He’s a younger, better you. Jimmy Bly (Kip Pardue) is an up-and-coming young star of the open-wheel circuit known as Champ Car, but he’s slipping in the rankings as the championships loom. Under pressure from his promoter brother Demille (Robert Sean Leonard) and wheelchair-bound team owner Carl Henry (Burt Reynolds), Jimmy is given a mentor – Joe Tanto (Stallone), a legendary former CART racer whose career and marriage to Cathy (Gina Gershon) were destroyed by a tragic accident. Joe has to earn the rookie’s trust, while attempting a career comeback following years of retirement, dealing with persistent reporter Lucretia Clan (Stacy Edwards), and seeing Cathy, now married to rival racer Memo Moreno (Cristian de la Fuente). Meanwhile, Jimmy is pursuing Sophia (model Estella Warren), the girlfriend of top driver Beau Brandenburg (Til Schweiger) and there’s a journalist (Stacy Edwards) following everyone around the place in search of a scoop for her season-long coverage … Fans of Formula One racing will have spotted Stallone lurking in the team areas in the late 90s, attempting to get top-secret information for a biography of Ayrton Senna, killed while driving for Williams in 1994. He abandoned that idea when he got nowhere and decided to go his own way in an action drama set in Champ Car, albeit with guest spots from some of my own sporting heroes (Jacques Villeneuve! Juan Pablo Montoya!). As an F1 nut (or petrolhead) there is nothing more exciting on this good earth than watching a live race: this consigns the danger into a raft of effects and no matter how impressive they cannot compete with the real thing. There are also some geographical issues: for F1 fans the great races are the European classics at Monaco, Monza and Spa. This was shot at Long Beach, Chicago, Florida, Canada and Japan. Stallone is of course starring in this Renny Harlin-directed epic, with real-life NASCAR enthusiast Burt Reynolds co-starring, (but in a wheelchair, recalling F1 team owner Frank Williams) and in a nod to his own epic lifestsyle, he comments of the journalist pursuing them, She’s doing an exposé on male dominance in sports. More of this ironic dialogue would have enhanced the fast-cutting and action sequences which don’t dwell on the ever-present danger of death in a tangle of metal – here the outcomes from a crash are minimised to a broken ankle. It’s never going to get to the root of what makes drivers do what they do despite the tagline What Drives You? but there’s a nice sense of jeopardy, coming to terms with the past and some terrific racing – even a completely implausible episode through night-time traffic in Chicago. As if! That’s movies for ya. The best motor racing movie is still Grand Prix; and the best film about Senna would take devastating form in the titular documentary. Stallone wrote the screenplay from an original story by Jan Skrentny & Neal Tabchnick. Glad you stuck around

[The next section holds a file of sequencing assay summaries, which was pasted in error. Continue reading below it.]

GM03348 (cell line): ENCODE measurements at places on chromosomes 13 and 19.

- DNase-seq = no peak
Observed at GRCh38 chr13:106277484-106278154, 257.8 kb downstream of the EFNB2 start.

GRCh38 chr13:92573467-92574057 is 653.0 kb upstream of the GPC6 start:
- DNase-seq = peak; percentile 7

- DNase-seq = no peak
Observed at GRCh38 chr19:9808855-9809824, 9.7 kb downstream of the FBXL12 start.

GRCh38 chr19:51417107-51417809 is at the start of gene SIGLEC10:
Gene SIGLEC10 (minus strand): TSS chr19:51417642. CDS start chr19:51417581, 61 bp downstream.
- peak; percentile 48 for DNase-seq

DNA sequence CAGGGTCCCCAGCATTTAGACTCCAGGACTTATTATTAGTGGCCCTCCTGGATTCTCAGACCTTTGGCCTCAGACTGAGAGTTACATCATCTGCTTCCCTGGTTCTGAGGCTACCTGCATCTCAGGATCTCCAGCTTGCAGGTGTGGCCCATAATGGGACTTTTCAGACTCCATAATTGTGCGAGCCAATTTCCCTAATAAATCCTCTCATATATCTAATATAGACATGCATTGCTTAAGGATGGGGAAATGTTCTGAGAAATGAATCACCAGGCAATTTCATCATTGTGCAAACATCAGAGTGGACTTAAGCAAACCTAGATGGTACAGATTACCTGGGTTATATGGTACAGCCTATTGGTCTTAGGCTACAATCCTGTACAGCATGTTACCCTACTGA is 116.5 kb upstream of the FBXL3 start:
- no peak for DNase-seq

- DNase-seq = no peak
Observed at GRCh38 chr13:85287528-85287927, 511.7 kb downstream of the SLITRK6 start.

She could be one of our most important agents over here. On holiday from her job in the civil service at the Home Office, Judith Farrow (Julie Andrews) heads to the Caribbean after ending a love affair with married Government minister Richard Paterson (David Baron). On Barbados she is befriended by debonair Russian Feodor Sverdlov (Omar Sharif). The two quickly fall in love despite his married status, but Judith’s feelings are tested when Sverdlov is revealed to be a Russian agent eager to win her over to his cause. Back in London, intelligence officer Jack Loder (Anthony Quayle) is aware of a mole in the Government and is convinced Sverdlov is trying to recruit Judith as a Soviet spy. She is instructed never to see him again, but can’t shake the attachment and soon finds that both of their lives are in danger … With titles by Maurice Binder and a resonant piano-based score by John Barry, you’d almost think you were in a James Bond film. Blake Edwards’ adaptation of Evelyn Anthony’s 1971 novel is true to its sense of high romance, urgent drama and deep-seated tensions stemming from the clash of ideologies pulsing beneath the lust. Andrews and Sharif are extraordinarily well-matched in this stylish epic, with gorgeous photography by Freddie Young in what is a charged if relatively well-heeled and glossy depiction of the Cold War, with betrayal and assassinations and embassy parties. Perfect for a dull September evening. A few days to convince her that she is doing it for love